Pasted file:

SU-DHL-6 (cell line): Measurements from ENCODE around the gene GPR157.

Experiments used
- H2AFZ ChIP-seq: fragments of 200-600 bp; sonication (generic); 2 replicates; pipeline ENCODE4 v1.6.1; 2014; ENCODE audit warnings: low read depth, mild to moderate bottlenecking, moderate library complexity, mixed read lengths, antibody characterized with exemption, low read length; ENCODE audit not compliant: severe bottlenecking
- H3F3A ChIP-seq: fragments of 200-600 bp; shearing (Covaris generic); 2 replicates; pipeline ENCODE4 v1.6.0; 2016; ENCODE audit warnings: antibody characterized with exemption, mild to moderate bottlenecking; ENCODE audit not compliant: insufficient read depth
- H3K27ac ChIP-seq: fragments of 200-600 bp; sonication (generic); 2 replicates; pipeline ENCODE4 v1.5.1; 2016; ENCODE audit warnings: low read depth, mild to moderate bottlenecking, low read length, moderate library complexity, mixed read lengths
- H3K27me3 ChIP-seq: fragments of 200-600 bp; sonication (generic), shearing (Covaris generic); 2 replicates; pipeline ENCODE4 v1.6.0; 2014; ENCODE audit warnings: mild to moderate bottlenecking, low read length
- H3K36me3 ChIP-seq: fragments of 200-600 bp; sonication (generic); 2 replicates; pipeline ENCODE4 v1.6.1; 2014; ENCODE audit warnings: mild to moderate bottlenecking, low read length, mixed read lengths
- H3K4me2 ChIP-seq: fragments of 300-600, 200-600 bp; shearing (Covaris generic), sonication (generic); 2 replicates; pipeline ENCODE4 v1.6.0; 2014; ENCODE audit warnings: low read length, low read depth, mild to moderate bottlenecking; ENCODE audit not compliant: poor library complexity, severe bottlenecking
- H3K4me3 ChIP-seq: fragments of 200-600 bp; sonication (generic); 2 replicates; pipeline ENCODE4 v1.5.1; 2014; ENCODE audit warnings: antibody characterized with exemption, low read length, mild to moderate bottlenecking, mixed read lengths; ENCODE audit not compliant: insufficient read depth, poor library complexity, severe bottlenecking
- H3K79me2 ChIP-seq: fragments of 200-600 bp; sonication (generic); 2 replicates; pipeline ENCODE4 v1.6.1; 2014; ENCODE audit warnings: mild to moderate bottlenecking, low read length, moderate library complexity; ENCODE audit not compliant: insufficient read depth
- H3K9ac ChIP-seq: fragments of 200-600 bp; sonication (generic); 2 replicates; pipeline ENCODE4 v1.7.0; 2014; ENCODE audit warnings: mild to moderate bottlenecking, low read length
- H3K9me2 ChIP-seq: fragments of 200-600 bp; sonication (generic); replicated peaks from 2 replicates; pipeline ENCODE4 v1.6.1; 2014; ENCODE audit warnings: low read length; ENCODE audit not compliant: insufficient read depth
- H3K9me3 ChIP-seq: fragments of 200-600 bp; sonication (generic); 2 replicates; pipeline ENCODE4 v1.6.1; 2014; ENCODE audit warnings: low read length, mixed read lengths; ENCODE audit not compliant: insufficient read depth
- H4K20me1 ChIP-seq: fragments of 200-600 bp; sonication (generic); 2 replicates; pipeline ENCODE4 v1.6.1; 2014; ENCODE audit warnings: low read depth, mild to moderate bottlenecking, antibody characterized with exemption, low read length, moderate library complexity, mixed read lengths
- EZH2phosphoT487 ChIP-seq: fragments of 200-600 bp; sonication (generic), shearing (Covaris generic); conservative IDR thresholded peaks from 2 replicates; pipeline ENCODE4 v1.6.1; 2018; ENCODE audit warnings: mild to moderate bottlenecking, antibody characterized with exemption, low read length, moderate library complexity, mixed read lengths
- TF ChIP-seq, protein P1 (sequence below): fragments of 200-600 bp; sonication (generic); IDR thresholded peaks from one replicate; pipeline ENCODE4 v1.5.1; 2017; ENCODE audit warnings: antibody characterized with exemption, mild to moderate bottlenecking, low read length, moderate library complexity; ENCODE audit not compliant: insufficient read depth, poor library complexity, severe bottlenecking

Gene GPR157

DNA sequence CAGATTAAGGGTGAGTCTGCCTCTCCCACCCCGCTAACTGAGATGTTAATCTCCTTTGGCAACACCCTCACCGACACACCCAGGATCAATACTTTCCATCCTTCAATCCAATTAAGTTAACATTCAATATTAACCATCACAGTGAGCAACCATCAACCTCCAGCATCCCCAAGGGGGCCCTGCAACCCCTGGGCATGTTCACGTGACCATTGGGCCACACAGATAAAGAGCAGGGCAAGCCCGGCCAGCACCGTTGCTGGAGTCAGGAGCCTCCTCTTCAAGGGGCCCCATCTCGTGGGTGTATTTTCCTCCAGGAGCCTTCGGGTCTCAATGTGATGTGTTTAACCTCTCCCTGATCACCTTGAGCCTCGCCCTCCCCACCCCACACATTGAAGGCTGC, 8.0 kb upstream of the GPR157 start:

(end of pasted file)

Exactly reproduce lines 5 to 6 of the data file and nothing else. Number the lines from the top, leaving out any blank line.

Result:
- H3K27ac ChIP-seq: fragments of 200-600 bp; sonication (generic); 2 replicates; pipeline ENCODE4 v1.5.1; 2016; ENCODE audit warnings: low read depth, mild to moderate bottlenecking, low read length, moderate library complexity, mixed read lengths
- H3K27me3 ChIP-seq: fragments of 200-600 bp; sonication (generic), shearing (Covaris generic); 2 replicates; pipeline ENCODE4 v1.6.0; 2014; ENCODE audit warnings: mild to moderate bottlenecking, low read length